- December 3, 2014
- Posted by: Catalyst
- Category: Business Energy News
New “black box” device manages household energy usage to reduce cost
A new device has been developed that is said to cut energy bills by a fifth each month. The new device, dubbed the “black box”, will turn household appliances off and on throughout the day in response to fluctuations in the cost of electricity.
The devices are to be sold to home owners starting next month and are produced by the firm Tempus Energy, which claims that the boxes will help people save 20 percent on their electricity bills using what they call “demand response” technology that manages home appliances remotely.
When installed, the black boxes communicate with “smart” products in the owner’s home, such as dishwashers, fridges and storage heaters. The box receives instructions on when to switch off or turn on the appliances from energy companies, who use complex methods to work out energy cost throughout the day.
For example, at times of peak energy use, the cost of electricity is at its highest. During this time the company sends a message to the box telling it to switch off all smart products for as long as possible to save on energy usage. On the other hand, when energy is at its cheapest, the company computer tells the box to turn on appliances to take advantage of the lower cost.
Tempus Energy claims their technology could save people up to £250 a year on their electricity bill.
“Smart” products are already available for people’s homes. Currently they can be coupled to a smartphone and be remotely turned on and off. The black box works in a similar manner to the smartphone, but takes its cues from energy cost.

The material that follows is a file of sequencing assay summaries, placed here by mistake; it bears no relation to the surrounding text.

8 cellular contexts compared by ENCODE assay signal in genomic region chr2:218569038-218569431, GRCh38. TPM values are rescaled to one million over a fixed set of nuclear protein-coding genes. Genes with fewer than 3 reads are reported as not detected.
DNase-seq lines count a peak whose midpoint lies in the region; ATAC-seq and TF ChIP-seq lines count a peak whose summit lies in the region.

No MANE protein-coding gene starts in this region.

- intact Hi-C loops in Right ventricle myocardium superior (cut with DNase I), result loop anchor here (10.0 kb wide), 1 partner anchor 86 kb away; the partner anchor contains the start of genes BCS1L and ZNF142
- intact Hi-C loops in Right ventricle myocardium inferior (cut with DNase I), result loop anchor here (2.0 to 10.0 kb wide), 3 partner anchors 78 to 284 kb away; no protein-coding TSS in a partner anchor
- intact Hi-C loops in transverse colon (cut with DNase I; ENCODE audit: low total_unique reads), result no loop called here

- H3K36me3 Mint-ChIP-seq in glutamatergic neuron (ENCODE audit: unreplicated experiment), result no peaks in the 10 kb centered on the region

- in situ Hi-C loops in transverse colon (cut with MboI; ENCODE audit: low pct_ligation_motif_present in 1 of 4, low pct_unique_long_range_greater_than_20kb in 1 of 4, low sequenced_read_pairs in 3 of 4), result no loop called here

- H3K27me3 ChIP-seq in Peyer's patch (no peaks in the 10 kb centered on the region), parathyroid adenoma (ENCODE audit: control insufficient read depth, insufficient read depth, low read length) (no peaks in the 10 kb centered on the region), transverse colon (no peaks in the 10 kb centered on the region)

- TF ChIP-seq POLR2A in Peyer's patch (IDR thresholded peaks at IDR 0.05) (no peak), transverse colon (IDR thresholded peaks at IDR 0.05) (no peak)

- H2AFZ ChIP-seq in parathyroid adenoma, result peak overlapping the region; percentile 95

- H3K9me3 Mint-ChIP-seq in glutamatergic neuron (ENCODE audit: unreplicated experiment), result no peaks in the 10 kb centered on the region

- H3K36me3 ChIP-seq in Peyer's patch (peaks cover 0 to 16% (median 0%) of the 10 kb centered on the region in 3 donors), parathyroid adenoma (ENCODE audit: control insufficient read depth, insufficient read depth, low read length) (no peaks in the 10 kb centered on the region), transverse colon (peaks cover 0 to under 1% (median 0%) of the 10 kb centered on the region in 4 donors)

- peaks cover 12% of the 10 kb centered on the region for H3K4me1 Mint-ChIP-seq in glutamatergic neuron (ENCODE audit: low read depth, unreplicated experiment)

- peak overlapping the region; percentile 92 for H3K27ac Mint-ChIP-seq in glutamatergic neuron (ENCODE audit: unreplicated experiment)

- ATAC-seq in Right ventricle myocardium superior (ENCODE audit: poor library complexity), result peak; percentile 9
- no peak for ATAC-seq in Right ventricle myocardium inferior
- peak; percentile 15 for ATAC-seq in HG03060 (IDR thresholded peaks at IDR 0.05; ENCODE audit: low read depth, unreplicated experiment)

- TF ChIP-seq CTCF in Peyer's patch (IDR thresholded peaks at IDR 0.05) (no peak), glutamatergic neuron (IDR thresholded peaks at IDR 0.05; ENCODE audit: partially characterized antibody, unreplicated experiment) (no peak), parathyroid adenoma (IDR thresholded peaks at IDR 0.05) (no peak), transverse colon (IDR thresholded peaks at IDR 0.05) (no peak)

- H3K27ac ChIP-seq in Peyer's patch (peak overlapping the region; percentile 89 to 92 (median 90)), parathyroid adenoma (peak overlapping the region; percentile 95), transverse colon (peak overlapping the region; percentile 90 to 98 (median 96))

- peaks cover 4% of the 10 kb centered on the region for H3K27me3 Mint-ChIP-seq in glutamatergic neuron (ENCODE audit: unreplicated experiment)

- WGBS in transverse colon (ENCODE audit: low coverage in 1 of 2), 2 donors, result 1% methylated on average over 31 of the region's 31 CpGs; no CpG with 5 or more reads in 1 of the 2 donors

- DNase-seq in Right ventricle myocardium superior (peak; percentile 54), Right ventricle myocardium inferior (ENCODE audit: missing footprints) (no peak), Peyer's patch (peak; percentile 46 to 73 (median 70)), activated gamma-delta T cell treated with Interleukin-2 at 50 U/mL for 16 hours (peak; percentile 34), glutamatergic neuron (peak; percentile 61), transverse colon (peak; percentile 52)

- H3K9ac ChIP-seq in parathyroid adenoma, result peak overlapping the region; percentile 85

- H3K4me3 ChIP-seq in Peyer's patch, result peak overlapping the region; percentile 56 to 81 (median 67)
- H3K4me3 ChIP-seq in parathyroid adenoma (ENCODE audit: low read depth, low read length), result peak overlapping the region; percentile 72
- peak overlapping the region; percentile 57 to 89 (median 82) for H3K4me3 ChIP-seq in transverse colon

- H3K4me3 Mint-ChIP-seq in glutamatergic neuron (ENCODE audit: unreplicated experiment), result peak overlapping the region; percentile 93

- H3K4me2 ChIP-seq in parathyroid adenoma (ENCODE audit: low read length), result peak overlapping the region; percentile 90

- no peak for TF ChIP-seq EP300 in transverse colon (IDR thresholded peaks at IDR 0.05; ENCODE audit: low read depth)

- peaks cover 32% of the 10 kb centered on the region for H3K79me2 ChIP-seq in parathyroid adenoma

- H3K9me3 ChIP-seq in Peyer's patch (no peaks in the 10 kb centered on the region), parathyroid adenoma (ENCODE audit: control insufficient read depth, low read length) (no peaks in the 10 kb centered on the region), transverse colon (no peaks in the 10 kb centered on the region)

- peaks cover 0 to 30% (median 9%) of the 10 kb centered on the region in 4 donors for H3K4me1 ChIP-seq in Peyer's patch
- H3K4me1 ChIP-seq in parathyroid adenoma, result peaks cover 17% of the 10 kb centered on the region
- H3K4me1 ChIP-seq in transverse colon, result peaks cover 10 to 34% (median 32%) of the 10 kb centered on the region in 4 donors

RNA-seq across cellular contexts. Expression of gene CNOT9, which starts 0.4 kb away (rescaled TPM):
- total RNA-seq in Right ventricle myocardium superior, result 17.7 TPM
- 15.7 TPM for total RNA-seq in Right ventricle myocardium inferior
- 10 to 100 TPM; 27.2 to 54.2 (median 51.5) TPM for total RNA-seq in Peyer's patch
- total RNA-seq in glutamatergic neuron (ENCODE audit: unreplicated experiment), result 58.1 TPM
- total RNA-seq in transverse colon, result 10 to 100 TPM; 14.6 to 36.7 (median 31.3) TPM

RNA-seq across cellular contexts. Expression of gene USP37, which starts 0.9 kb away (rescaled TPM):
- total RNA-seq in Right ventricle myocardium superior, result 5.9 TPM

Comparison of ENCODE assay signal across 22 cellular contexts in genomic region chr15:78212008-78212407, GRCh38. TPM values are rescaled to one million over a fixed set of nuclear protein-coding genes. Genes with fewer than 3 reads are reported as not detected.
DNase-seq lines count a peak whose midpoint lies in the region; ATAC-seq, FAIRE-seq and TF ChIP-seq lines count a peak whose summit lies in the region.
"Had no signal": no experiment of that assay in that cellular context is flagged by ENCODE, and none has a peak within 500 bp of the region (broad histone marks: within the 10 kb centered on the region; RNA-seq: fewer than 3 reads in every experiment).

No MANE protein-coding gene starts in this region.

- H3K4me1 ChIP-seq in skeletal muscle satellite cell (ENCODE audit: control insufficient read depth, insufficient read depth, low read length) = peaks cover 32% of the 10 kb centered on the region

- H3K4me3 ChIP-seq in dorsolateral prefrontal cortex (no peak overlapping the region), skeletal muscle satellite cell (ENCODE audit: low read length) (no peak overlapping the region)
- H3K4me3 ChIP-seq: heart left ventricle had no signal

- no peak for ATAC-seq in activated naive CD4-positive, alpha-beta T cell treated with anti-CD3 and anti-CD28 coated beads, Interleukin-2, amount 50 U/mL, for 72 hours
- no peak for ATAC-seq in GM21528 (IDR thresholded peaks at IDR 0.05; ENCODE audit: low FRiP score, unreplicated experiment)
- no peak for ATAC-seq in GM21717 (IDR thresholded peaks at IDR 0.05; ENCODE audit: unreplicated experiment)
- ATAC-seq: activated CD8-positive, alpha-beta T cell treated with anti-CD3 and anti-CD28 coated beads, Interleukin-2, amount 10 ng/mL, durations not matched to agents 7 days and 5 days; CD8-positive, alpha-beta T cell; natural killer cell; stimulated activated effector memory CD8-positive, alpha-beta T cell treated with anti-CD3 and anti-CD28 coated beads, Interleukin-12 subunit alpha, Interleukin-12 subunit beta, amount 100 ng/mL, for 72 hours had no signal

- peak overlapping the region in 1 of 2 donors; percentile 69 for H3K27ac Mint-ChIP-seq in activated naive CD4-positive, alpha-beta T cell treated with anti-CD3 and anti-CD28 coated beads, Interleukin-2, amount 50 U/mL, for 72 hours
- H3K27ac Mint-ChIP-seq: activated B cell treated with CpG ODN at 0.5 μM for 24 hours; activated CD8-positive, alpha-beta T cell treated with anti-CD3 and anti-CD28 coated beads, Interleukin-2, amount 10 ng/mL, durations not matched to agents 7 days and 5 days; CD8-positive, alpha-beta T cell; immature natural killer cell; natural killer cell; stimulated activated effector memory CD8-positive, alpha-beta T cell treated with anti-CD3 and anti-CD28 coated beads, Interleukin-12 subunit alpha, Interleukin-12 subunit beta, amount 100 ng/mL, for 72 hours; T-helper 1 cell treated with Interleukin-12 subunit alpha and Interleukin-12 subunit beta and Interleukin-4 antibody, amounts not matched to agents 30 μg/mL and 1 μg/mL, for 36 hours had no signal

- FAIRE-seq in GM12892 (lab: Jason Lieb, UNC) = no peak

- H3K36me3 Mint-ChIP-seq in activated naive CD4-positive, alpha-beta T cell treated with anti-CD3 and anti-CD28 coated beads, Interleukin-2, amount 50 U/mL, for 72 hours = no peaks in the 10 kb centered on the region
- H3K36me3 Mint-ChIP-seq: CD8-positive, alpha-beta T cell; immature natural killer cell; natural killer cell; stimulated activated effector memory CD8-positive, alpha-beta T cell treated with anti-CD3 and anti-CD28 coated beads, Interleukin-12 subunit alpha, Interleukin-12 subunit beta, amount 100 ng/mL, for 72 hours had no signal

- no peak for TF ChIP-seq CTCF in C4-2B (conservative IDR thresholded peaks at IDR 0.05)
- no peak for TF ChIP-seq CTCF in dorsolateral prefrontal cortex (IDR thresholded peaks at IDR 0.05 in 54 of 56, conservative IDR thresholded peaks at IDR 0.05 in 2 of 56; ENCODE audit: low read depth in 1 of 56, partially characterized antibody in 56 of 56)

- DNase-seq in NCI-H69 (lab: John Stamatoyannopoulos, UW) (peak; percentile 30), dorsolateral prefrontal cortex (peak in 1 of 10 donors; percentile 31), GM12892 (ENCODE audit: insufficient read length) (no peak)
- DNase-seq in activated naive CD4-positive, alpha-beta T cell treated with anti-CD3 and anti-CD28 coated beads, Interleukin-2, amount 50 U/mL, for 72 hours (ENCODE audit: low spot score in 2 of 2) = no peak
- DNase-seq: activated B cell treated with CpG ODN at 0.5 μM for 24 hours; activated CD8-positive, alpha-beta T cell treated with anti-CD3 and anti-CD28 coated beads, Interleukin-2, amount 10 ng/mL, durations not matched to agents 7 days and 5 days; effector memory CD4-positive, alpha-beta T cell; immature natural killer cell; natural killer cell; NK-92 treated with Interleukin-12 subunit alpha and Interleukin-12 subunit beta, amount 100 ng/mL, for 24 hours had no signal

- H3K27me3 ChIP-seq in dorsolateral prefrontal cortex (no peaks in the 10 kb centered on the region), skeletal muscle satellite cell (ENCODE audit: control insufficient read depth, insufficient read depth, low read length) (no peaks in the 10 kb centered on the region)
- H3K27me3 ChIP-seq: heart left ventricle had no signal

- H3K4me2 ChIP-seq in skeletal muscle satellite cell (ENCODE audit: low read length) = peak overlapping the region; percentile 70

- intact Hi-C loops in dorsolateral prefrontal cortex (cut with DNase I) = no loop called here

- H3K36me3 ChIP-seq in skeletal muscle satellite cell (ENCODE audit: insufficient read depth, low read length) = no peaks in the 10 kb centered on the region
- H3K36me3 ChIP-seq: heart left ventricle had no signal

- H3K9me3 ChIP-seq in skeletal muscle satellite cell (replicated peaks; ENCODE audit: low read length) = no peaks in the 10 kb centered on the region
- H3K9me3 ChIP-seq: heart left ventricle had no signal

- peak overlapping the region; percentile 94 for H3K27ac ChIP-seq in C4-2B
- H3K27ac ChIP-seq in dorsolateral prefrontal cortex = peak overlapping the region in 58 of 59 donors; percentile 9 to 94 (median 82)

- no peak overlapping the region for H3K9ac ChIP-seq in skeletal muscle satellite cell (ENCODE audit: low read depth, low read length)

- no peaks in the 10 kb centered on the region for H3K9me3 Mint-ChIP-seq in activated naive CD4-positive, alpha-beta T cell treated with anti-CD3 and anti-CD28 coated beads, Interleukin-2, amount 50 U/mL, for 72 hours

All the home owner is required to do in this situation is make sure that the dishwasher or washing machine is full and ready to be switched on before they go to bed.
Tempus Energy has also announced that this technology won’t cause your TV to switch off while you’re watching it though. They call things like TVs, kettles and so on “time sensitive” appliances that cannot be switched off by the black box.
The company plans to begin their product with only heating and water being controlled. Therefore initial customers must have storage heating installed, something used by only 10 percent of the UK population.
Many British electricity companies use peak and off-peak pricing – where the cost of using electricity during the day is high, but during the night is low – and more are planning on moving to this kind of pricing. The founder of Tempus Energy, Sara Bell, says the black box will solve this conundrum for customers.
“It’s about customers managing to get the lowest possible bill,” she said.
She added that the technology would reduce the chances of winter time blackouts because it minimises the peak time energy use of consumers.
Tempus Energy has even gone so far as to claim that this technology will eventually mean people could get paid to use their appliances during hours of energy surplus. This is already the case in some European countries, such as Germany and Denmark, who use a lot of wind power. On a very windy day, the price of energy can actually fall into the negative as more energy is generated than is used.
However, professor of energy policy at Greenwich University, Steve Thomas, said that this is unlikely to be the case with the black box.
“If it passes low prices on to consumers, logically it must pass high prices on as well,” he said. He also added at consumers must still pay the network and retailer’s charges which make up roughly 45 percent of every home owners electricity bill. He went on to say the system would actually be counterproductive in the long run as more people would be turning on their appliances during off-peak times, resulting in a rise in energy costs.
In the end, he stated: “You can’t get up at four in the morning to eat your dinner. For domestic users there will always be a limit to how much of your demand is ‘postponable’.”